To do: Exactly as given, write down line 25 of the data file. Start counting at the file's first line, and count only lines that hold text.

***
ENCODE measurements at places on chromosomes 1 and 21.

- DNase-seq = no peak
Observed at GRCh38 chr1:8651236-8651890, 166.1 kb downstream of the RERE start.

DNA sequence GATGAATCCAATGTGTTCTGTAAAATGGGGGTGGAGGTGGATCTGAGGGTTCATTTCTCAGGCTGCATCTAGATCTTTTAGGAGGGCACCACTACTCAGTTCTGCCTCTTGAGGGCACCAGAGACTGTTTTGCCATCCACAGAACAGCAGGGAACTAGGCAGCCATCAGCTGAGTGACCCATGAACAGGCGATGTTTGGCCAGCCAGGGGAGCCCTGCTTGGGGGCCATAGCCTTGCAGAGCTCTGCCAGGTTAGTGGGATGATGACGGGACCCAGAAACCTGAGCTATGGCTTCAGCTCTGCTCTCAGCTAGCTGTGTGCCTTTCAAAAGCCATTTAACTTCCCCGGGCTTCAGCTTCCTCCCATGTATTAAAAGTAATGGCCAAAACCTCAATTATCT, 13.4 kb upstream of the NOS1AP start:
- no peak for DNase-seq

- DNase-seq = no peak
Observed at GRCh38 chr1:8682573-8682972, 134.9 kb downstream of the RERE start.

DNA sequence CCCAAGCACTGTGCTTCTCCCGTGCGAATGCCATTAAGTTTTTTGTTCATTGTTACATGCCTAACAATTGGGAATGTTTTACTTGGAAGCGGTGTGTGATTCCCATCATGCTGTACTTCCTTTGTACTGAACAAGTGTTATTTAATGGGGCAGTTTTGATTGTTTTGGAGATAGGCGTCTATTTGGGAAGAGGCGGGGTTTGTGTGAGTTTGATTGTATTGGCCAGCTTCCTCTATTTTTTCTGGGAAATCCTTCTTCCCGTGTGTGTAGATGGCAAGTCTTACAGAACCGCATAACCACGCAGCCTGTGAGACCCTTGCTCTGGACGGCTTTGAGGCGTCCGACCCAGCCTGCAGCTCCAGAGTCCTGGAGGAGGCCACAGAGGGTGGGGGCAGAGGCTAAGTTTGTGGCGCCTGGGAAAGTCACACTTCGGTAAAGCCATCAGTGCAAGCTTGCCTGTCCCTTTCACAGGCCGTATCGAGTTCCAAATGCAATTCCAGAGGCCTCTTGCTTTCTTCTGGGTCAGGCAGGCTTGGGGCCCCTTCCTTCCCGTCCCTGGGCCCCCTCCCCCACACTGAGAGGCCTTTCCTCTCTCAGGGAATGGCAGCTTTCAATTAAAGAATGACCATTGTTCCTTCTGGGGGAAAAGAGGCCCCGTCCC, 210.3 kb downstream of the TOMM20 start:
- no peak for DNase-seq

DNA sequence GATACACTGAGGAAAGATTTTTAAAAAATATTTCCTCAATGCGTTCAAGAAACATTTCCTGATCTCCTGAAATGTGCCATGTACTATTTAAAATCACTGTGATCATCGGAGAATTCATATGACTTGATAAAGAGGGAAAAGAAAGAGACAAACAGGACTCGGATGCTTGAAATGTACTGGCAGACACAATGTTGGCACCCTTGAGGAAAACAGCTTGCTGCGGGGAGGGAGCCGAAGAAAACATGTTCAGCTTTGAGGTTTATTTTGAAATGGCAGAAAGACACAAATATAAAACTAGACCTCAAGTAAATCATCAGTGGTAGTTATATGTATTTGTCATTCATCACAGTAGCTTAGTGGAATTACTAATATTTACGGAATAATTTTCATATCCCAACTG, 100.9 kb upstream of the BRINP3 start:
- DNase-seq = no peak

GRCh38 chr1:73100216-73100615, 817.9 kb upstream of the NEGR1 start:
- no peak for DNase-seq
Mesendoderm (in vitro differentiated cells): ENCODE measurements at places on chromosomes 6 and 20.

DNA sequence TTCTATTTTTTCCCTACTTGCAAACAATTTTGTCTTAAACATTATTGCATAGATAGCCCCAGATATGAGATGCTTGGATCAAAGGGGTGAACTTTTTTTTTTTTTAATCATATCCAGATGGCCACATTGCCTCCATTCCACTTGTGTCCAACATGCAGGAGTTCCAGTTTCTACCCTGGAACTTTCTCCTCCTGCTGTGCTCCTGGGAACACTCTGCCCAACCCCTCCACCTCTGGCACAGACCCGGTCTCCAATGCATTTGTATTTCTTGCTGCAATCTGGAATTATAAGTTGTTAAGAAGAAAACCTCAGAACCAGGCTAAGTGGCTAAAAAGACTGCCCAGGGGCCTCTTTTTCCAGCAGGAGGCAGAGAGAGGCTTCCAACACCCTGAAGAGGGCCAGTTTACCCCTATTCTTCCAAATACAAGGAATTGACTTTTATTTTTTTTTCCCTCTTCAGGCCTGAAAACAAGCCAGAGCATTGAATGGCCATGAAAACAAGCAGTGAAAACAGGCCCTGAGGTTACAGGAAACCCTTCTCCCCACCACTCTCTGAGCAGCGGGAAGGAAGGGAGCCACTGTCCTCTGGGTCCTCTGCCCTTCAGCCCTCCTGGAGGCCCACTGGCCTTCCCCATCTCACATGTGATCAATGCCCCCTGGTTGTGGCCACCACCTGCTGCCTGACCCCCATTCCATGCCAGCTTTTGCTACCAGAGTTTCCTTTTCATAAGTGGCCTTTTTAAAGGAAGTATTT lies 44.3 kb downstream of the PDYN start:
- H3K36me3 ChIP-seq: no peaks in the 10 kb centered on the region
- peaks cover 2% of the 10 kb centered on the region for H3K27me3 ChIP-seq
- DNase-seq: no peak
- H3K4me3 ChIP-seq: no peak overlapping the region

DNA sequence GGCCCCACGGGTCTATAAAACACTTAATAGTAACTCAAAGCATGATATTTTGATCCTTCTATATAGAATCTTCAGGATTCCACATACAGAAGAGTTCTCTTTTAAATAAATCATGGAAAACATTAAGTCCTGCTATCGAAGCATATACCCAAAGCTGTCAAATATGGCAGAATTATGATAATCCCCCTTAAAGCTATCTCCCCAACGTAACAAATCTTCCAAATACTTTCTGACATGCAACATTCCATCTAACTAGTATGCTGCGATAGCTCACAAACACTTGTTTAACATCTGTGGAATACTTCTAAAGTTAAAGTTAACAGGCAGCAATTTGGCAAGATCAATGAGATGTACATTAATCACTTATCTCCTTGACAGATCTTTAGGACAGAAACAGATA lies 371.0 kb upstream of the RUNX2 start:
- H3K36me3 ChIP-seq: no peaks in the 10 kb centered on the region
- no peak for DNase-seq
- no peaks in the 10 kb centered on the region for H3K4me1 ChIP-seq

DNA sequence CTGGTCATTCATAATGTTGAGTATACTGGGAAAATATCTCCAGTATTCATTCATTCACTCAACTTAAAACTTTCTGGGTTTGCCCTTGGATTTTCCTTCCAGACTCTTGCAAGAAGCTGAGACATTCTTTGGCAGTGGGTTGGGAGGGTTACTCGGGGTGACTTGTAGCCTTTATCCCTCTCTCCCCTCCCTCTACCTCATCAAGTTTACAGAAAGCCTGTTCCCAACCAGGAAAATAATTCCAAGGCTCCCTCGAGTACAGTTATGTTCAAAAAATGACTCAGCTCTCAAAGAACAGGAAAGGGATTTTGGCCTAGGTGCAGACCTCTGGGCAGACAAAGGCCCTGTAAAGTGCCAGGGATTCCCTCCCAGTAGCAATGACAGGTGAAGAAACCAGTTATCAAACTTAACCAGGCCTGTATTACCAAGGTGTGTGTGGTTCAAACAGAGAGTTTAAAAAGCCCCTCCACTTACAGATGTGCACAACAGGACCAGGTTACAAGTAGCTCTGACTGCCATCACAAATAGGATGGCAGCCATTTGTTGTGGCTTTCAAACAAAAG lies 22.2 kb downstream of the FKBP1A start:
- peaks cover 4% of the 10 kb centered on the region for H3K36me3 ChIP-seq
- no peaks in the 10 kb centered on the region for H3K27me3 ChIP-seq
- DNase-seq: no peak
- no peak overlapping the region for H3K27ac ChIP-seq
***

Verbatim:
- peaks cover 4% of the 10 kb centered on the region for H3K36me3 ChIP-seq